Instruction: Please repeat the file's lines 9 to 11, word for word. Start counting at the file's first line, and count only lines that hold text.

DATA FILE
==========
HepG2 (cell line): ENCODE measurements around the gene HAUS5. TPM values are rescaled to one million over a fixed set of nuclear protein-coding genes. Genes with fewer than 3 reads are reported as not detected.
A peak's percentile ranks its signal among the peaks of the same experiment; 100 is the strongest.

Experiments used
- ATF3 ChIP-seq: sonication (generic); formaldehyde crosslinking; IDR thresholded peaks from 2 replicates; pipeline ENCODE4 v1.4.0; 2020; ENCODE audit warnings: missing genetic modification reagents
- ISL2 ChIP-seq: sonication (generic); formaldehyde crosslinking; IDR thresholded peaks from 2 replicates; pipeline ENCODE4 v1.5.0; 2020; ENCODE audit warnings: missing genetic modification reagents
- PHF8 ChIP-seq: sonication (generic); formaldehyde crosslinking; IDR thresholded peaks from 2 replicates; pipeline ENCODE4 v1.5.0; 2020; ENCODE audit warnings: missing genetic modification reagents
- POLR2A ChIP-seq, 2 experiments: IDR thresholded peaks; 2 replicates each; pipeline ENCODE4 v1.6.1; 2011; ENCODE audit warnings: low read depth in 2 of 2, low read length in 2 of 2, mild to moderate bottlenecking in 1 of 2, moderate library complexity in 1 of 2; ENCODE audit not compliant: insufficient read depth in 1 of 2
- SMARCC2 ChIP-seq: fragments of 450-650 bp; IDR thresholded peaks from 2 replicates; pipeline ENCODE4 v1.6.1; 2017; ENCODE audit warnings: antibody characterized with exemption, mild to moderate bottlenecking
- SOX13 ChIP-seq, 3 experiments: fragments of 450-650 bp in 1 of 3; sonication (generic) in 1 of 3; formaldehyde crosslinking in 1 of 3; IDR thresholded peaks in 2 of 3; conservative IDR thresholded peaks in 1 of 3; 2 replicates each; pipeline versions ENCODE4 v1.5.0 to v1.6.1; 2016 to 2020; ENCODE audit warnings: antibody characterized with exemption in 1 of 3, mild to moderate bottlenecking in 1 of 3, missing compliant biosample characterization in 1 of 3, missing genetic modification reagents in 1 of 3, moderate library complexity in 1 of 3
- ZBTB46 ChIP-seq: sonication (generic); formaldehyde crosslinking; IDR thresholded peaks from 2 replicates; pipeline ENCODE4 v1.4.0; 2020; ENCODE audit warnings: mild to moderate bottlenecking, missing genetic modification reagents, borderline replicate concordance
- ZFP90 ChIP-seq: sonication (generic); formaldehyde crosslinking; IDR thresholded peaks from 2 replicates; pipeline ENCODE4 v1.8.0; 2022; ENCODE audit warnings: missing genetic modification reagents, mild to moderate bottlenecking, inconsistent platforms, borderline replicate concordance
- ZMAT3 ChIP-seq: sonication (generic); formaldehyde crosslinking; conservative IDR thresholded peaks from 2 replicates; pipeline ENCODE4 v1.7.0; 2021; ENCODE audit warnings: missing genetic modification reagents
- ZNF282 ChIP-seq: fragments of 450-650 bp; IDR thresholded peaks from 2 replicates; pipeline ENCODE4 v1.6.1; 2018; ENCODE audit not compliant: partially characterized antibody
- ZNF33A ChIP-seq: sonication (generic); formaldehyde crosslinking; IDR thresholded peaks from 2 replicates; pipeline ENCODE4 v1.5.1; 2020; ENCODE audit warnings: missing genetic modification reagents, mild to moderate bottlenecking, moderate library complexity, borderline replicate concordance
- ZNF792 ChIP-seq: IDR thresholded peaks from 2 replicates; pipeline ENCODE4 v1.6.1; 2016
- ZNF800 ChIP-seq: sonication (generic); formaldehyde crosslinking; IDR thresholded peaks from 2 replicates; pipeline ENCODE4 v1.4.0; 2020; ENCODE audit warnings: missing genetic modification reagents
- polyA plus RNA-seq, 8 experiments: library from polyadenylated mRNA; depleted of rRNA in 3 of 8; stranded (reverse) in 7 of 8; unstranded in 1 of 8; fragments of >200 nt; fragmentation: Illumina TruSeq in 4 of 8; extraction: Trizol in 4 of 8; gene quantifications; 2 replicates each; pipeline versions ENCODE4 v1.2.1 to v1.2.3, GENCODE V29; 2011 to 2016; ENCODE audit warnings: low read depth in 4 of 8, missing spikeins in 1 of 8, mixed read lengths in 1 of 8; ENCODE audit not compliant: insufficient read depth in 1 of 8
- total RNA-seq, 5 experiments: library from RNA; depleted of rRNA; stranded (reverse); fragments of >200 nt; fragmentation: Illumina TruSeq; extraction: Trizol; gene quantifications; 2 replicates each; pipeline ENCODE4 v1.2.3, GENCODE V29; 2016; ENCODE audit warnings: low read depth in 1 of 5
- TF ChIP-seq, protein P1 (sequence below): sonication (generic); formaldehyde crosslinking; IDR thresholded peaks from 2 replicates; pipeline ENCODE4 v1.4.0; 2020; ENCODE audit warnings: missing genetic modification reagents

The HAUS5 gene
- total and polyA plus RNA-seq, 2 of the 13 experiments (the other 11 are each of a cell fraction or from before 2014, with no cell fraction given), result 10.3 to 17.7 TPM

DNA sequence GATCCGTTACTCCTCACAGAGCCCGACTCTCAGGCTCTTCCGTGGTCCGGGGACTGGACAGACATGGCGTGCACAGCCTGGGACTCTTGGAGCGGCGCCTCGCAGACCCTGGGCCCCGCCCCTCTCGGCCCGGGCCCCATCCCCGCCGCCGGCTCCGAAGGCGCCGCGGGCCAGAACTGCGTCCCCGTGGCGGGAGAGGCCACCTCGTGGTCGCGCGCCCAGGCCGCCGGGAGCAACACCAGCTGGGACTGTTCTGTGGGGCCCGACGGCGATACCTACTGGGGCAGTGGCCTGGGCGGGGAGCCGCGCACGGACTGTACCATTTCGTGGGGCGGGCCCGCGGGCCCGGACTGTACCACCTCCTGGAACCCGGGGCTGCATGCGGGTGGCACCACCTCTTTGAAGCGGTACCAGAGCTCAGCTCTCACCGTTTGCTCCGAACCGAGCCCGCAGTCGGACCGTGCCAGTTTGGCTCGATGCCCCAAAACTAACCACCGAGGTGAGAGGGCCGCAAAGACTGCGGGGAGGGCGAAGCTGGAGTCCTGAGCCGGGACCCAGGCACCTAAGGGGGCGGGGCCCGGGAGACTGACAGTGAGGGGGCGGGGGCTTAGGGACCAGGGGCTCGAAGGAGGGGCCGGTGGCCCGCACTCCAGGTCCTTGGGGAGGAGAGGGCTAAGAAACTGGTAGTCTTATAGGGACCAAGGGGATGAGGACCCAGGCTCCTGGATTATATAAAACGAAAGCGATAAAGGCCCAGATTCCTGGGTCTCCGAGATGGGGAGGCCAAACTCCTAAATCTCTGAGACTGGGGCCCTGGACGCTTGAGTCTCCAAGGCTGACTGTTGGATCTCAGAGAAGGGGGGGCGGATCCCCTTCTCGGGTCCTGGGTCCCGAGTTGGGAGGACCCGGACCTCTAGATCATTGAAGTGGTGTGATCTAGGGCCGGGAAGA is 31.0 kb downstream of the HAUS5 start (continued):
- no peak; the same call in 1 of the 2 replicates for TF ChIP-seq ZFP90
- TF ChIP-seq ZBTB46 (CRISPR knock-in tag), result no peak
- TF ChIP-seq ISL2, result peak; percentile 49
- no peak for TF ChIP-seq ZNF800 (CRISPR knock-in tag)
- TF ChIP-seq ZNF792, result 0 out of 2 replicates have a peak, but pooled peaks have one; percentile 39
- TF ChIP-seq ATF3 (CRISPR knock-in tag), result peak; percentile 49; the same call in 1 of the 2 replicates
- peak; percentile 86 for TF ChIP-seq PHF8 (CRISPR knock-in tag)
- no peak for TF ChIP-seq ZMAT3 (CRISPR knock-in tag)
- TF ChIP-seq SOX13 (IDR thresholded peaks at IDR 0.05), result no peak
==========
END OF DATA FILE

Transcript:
- SOX13 ChIP-seq, 3 experiments: fragments of 450-650 bp in 1 of 3; sonication (generic) in 1 of 3; formaldehyde crosslinking in 1 of 3; IDR thresholded peaks in 2 of 3; conservative IDR thresholded peaks in 1 of 3; 2 replicates each; pipeline versions ENCODE4 v1.5.0 to v1.6.1; 2016 to 2020; ENCODE audit warnings: antibody characterized with exemption in 1 of 3, mild to moderate bottlenecking in 1 of 3, missing compliant biosample characterization in 1 of 3, missing genetic modification reagents in 1 of 3, moderate library complexity in 1 of 3
- ZBTB46 ChIP-seq: sonication (generic); formaldehyde crosslinking; IDR thresholded peaks from 2 replicates; pipeline ENCODE4 v1.4.0; 2020; ENCODE audit warnings: mild to moderate bottlenecking, missing genetic modification reagents, borderline replicate concordance
- ZFP90 ChIP-seq: sonication (generic); formaldehyde crosslinking; IDR thresholded peaks from 2 replicates; pipeline ENCODE4 v1.8.0; 2022; ENCODE audit warnings: missing genetic modification reagents, mild to moderate bottlenecking, inconsistent platforms, borderline replicate concordance